Welcome to my VUCA blog series exploring at how we navigate stressful situations and environments (Volatility, Uncertainty, Complexity, and Ambiguity) by “Going Reptile.” (If you’re just joining the series, you may want to go back to the beginning and read the introduction.)
We’ve been looking into how stressful situations induce a movement in our system that decreases our access to our pre-frontal cortex – the part of our brain that we need to have online to creatively and effectively navigate complex and challenging situations. We “Go Reptile” and act in a variety of ways—some obvious, some subtle—that can be harmful to our personal and professional relationships.
I’ve broken down these response styles into four main categories – the Four F’s: Fight, Flight, Freeze and Fawn. In our last post, we started to discuss the Flight Styles and we’ll continue that inquiry here today with an exploration of the second of the Flight Styles: The Anticipator.
When threatened, people who employ this style tend to plan and re-plan to find a feeling of safety. If this is your style, you may find yourself imagining all sorts of scenarios for potential problems, then planning to assure that it does not come to that. People with this style put a lot of effort into not having to feel as if they are responsible for something going wrong – and when it does go wrong, they disengage, becoming lost in their own world of self-doubt and inadequacy.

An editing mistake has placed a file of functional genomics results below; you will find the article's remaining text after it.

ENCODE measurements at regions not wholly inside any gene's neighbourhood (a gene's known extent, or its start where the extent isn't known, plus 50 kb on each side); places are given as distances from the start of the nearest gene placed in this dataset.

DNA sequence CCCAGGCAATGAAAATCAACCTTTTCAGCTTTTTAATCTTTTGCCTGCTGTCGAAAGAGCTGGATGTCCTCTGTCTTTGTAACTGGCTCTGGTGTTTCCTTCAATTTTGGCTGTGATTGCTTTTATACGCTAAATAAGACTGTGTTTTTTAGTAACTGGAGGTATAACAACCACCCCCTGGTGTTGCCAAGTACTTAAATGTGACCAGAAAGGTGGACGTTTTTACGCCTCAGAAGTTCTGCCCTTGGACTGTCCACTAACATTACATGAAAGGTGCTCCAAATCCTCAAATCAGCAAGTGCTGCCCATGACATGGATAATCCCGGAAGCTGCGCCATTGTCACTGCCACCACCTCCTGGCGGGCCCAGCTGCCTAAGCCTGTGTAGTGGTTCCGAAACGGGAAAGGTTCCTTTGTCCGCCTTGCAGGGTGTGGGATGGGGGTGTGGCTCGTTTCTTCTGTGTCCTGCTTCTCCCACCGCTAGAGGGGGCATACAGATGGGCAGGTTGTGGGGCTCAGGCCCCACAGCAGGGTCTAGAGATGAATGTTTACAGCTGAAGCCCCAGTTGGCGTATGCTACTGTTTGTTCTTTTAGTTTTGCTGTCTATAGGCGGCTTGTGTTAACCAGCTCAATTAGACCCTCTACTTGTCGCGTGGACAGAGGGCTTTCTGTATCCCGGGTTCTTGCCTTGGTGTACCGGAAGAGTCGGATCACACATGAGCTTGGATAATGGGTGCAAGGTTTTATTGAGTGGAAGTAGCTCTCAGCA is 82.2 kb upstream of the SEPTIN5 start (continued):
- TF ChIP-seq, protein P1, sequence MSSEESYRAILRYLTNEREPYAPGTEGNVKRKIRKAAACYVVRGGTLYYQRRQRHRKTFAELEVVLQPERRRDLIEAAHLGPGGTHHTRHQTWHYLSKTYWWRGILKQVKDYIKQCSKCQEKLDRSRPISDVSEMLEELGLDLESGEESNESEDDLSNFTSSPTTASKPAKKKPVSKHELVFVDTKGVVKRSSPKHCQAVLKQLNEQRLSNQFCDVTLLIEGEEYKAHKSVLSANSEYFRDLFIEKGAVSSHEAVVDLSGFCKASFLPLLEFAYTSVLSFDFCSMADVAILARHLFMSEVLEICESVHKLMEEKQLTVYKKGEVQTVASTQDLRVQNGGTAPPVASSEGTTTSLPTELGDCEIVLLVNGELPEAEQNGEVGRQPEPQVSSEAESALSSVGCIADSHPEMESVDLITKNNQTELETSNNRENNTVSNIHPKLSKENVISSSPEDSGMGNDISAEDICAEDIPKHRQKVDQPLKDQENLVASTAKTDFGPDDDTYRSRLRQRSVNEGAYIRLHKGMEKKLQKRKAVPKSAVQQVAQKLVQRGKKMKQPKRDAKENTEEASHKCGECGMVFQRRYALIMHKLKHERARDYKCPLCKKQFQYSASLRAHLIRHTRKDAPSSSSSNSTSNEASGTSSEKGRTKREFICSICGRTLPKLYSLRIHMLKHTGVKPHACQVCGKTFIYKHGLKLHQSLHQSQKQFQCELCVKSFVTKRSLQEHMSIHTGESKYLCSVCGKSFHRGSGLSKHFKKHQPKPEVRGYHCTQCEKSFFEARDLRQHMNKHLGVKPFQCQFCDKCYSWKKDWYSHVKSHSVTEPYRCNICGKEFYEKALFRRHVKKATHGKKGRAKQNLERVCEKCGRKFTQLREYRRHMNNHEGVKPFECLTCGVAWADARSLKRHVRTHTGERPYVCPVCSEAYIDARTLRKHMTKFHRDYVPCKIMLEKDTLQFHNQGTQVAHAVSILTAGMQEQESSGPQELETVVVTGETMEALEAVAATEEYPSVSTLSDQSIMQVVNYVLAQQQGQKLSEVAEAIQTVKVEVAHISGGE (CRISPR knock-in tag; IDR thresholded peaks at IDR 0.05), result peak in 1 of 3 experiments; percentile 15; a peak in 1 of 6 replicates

Indicators: Lots of effort to keep others happy through planning and anticipation of issues. Frantic scurrying to assure that all the plates stay in the air. Panic and disengagement when things don’t work out, with a resignation that this was just the way it had to be – even if it didn’t.
People who employ this style when feeling threatened can be charming and appear very attentive and aware of the needs of others, because they do a lot of behind the scenes work to assure that everything appears to be OK. They increasingly become agitated and less attentive as they slide further into their reptilian response.
This style can be exhausting – both for the person utilizing this style and those around them. If you find yourself feeling exhausted, see if you can see a little more subtly what is occurring in or around you. If it’s hard to see what is happening, consider getting some support to allow you to see more clearly.